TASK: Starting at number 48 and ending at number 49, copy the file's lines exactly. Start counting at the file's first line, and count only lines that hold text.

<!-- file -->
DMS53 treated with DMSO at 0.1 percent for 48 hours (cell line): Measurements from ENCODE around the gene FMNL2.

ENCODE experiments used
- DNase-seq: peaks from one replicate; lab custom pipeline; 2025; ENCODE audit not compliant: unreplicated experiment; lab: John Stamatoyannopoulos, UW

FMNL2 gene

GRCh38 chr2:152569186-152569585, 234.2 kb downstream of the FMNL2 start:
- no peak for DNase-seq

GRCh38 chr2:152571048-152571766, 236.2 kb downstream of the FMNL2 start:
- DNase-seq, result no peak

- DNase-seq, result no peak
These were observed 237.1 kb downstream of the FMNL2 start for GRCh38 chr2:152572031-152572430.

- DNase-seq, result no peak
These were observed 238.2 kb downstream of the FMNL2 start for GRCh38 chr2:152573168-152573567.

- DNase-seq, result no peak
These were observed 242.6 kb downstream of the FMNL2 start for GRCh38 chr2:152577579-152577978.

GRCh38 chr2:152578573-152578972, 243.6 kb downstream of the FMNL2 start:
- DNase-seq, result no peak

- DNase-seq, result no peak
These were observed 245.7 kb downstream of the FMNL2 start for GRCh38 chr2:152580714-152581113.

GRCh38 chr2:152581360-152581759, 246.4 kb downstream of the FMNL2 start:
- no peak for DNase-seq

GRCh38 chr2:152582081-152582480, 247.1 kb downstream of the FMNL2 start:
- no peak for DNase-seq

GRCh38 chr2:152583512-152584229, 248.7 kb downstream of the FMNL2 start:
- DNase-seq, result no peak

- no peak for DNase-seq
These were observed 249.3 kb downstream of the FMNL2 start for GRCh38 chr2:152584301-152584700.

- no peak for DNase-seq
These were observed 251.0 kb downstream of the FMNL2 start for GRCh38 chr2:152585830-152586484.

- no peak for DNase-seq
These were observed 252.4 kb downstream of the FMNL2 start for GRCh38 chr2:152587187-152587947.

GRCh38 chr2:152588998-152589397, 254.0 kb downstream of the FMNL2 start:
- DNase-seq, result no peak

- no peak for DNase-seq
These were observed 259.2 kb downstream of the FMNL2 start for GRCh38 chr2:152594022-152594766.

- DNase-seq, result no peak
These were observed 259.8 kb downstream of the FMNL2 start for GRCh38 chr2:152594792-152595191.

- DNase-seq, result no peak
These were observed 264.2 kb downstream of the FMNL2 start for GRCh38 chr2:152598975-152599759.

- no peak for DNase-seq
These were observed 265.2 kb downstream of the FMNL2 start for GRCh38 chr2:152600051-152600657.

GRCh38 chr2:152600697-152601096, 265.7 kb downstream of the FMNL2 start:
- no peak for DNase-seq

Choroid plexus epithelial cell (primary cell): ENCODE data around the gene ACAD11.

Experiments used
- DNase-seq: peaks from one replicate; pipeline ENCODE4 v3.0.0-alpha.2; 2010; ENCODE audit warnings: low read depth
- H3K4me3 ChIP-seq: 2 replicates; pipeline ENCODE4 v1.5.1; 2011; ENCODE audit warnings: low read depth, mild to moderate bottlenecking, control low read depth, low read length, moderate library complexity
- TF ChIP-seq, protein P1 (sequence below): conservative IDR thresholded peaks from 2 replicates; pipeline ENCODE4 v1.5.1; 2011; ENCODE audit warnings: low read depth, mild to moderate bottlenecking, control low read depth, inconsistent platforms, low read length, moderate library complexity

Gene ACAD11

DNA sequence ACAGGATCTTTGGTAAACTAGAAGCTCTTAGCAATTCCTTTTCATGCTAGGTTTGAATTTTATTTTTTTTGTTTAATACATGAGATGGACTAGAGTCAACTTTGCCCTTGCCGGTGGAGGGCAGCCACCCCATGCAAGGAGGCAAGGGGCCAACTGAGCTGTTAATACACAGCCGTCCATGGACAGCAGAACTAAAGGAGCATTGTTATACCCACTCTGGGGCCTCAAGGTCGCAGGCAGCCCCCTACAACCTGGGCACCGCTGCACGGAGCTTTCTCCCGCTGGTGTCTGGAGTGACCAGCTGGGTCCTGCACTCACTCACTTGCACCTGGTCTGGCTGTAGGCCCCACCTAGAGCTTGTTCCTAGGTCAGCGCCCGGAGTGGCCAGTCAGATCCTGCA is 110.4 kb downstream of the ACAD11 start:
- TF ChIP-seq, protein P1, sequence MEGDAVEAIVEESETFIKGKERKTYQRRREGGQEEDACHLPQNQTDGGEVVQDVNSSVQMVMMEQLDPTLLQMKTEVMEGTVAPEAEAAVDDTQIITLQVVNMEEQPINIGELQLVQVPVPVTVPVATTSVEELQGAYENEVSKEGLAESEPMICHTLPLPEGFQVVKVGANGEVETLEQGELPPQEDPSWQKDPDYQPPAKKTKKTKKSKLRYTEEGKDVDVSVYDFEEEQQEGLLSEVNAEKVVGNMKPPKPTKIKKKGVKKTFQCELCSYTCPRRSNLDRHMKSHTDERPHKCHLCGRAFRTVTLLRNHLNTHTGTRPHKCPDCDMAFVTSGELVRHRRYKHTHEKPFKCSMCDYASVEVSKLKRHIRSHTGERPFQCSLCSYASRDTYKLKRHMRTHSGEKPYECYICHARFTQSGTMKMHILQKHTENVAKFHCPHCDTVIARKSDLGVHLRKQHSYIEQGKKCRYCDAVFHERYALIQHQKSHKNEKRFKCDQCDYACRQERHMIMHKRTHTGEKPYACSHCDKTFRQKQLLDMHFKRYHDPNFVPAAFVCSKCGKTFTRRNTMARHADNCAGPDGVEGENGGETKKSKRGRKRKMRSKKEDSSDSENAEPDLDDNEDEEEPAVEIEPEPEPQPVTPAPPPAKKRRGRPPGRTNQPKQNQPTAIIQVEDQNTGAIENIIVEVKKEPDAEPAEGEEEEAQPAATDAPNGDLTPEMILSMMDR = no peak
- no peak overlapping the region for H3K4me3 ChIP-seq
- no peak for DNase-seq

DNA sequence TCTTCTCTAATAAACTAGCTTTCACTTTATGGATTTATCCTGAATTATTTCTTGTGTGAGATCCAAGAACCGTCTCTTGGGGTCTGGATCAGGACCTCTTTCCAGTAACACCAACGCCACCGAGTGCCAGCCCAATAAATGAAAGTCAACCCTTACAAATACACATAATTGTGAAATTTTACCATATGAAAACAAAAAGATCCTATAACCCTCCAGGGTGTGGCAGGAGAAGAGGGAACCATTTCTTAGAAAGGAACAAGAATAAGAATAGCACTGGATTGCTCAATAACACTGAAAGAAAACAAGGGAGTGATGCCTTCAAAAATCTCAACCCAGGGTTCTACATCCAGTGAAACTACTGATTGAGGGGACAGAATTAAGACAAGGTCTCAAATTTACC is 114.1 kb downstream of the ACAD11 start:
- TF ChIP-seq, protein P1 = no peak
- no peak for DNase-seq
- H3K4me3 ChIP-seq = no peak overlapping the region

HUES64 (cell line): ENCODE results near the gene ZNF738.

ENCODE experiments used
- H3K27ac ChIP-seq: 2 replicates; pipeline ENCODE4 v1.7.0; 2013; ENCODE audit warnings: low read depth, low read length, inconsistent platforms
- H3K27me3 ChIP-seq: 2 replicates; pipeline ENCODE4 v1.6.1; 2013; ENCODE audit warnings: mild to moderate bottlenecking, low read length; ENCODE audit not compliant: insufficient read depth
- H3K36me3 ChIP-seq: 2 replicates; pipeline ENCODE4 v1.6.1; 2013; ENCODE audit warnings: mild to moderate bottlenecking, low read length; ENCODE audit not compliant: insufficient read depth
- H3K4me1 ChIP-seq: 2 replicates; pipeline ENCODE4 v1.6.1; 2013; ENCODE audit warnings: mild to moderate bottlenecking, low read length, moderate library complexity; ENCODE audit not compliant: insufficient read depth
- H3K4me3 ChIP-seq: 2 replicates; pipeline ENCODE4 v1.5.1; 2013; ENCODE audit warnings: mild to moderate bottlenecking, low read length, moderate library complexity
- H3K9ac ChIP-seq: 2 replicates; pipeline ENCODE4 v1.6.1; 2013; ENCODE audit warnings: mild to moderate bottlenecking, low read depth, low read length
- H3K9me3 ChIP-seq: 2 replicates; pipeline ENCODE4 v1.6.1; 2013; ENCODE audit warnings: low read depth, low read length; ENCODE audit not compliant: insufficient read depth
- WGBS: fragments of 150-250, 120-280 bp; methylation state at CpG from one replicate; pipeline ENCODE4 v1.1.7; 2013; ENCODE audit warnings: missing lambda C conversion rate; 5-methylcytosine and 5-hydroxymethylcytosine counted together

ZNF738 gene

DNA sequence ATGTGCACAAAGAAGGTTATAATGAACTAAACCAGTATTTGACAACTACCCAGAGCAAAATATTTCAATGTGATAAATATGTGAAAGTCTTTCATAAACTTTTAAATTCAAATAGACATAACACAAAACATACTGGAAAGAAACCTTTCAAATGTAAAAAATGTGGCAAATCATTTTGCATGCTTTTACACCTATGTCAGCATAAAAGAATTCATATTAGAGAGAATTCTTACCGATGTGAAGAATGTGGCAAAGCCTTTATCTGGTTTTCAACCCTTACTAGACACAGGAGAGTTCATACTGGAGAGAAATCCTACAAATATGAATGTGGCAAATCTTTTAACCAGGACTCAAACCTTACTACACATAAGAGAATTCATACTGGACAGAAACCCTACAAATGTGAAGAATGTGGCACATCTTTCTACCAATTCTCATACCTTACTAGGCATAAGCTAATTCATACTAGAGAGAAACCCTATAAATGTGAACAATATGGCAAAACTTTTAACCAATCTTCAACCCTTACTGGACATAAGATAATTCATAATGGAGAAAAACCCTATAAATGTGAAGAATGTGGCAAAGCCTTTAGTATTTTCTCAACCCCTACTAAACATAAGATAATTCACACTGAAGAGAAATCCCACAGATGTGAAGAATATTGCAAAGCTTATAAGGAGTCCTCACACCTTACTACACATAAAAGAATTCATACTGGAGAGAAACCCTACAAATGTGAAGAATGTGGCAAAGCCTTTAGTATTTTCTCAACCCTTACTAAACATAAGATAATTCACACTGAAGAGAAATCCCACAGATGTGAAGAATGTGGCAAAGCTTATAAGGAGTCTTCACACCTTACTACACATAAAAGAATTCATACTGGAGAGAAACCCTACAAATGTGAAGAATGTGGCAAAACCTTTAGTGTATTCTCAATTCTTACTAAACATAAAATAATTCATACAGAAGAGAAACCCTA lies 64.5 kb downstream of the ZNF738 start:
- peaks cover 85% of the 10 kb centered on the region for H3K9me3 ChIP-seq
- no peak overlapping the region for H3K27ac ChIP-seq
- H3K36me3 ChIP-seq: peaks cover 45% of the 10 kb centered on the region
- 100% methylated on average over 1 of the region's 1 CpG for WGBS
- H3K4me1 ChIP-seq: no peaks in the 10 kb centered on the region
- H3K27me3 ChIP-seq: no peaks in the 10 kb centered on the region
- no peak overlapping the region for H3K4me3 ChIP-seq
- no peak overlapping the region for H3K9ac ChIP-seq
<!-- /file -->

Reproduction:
Gene ACAD11

DNA sequence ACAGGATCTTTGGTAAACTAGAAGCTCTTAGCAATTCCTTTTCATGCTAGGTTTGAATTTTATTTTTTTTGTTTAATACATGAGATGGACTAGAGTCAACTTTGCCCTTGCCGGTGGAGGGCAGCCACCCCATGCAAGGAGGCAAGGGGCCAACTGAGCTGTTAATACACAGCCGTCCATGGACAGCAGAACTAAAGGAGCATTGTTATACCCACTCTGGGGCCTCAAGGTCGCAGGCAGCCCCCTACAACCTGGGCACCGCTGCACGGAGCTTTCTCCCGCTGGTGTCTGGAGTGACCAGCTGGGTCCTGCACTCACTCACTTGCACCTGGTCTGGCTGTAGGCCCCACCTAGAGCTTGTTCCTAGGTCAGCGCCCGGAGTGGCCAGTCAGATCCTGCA is 110.4 kb downstream of the ACAD11 start: